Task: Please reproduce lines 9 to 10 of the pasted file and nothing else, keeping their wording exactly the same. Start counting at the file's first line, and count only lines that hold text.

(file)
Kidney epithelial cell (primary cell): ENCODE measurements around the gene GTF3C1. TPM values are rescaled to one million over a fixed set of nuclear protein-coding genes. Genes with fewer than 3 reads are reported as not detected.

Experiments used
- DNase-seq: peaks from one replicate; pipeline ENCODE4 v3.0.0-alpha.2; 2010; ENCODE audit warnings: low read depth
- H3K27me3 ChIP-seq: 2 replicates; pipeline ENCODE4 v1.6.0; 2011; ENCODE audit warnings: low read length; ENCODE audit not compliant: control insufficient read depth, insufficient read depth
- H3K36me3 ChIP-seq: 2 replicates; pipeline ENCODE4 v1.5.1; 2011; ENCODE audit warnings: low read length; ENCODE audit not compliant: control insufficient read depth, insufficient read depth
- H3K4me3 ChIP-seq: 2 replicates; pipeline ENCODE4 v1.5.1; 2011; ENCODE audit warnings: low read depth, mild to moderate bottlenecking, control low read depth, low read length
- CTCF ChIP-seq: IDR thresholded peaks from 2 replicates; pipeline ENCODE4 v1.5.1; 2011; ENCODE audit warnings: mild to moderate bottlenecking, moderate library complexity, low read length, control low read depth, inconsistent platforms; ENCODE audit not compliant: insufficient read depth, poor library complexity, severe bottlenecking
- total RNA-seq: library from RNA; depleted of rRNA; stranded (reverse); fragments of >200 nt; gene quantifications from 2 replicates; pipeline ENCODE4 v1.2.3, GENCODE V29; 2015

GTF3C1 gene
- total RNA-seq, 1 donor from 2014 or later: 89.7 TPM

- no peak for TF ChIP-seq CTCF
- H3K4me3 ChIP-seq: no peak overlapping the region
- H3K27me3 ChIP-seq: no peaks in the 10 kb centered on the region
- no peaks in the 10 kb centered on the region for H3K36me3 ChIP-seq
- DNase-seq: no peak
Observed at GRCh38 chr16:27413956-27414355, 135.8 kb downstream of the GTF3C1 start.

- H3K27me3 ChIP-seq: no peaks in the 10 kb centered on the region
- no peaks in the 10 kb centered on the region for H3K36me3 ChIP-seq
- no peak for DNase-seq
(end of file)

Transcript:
GTF3C1 gene
- total RNA-seq, 1 donor from 2014 or later: 89.7 TPM